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NEWS UPDATES Asean Affairs        13  June  2011

Thai exchange at 1,224 by year-end

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Thai stocks have been among the worst performers in the world this year, with the main index off 1.54 percent from January due to worries about domestic political stability and concerns about the global economy.

But Nomura Securities warns further losses are possible, with the Stock Exchange of Thailand (SET) index possibly dropping to as low as 960 points, representing further downside of nearly 6 percent from Friday's close of 1,020.37.

Yet this downside is relatively limited considering current valuations of 12 times earnings and expectations by Capital Nomura that the SET index could rebound to as much as 1,224 points by the end of the year.

Terdsak Thaweethiratham, a senior vice-president of Capital Nomura, said 1,224 points would represent a market valuation of 14 times earnings, a realistic target considering that Thailand and the region are still expected to well outperform the sluggish European and US economies for the near future.

Assuming the July 3 elections and the next government is formed with minimal disruption, foreign capital can be expected to return to the local market.

Mr. Terdsak, speaking on Friday at an investor conference, said earnings per share growth is projected at 20 percent this year, albeit with some slowdown expected starting in the third quarter.

The banking sector, led by market giant Bangkok Bank, should continue to benefit from the economic expansion and rise in interest rates.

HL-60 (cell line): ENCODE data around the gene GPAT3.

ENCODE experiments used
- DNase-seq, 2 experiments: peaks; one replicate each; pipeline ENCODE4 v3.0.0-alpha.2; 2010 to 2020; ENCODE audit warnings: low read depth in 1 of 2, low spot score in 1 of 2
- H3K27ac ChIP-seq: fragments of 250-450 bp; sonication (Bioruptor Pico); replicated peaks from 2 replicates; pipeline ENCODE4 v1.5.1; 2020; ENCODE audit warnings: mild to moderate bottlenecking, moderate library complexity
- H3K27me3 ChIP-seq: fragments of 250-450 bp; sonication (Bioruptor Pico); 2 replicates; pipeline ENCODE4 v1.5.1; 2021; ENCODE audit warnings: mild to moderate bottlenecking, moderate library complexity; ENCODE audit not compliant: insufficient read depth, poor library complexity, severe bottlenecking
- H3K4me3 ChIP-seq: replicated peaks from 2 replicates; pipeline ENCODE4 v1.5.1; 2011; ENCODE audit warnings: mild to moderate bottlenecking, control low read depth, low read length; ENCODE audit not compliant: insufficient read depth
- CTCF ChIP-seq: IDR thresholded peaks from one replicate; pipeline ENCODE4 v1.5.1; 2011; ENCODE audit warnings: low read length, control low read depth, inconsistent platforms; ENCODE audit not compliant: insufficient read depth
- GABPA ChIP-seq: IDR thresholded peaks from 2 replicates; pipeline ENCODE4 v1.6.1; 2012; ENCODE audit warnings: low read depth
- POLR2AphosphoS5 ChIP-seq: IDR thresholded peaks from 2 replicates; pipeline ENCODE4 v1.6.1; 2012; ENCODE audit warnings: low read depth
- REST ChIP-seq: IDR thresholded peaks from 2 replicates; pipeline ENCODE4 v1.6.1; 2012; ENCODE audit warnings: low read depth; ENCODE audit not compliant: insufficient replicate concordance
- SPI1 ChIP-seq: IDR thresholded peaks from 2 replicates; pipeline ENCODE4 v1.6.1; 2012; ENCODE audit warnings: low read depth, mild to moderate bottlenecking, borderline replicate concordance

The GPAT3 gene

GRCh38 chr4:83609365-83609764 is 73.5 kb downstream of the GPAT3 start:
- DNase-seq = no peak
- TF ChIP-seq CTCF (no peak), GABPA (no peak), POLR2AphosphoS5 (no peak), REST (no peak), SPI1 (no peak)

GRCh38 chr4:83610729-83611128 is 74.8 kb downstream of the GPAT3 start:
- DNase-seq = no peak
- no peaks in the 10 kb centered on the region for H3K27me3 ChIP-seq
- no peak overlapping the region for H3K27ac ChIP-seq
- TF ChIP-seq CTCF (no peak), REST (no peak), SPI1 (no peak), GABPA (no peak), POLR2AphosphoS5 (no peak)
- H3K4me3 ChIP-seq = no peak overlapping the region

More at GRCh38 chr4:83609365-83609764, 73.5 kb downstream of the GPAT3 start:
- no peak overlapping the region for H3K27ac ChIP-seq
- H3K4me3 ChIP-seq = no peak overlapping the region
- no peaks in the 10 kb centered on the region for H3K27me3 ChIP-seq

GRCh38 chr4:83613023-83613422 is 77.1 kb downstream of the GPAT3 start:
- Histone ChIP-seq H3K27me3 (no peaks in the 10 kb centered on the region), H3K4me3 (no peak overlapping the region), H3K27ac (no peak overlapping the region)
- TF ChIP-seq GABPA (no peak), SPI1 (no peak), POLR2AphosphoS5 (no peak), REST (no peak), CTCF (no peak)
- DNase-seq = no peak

In the food sector, Thai Union Frozen Foods is recommended as a long-term investment, with its expansion into new international brands likely to reap benefits in the future. On the other hand, the hotel sector could underperform the market, including companies such as Central Plaza Hotel and Minor International.

But investment expert Nives Hemvashiravarakorn said economic growth in the second half should slow from the first, affecting the outlook of foreign investors on the Thai market.

He agreed politics remains a concern. While some short-term lift may be expected in the short term, investors may look to sit on the sidelines pending clarity on the policy of the new government.

For instance, policies to raise the minimum wage would raise labour costs, particularly small and medium-sized businesses.



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This year in Thailand-what next?

AseanAffairs   04 January 2011
By David Swartzentruber      

It is commonplace in journalism to write two types of articles at the transition point between the year that has passed and the New Year. As this writer qualifies as an “old hand” in observing Thailand with a track record dating back 14 years, it is time take a shot at what may unfold in Thailand in 2011.

The first issue that can’t be answered is the health of Thailand’s beloved King Bhumibol, who is now 83 years old. He is the world's longest reigning monarch, but elaborate birthday celebrations in December failed to mask concern over his health. More


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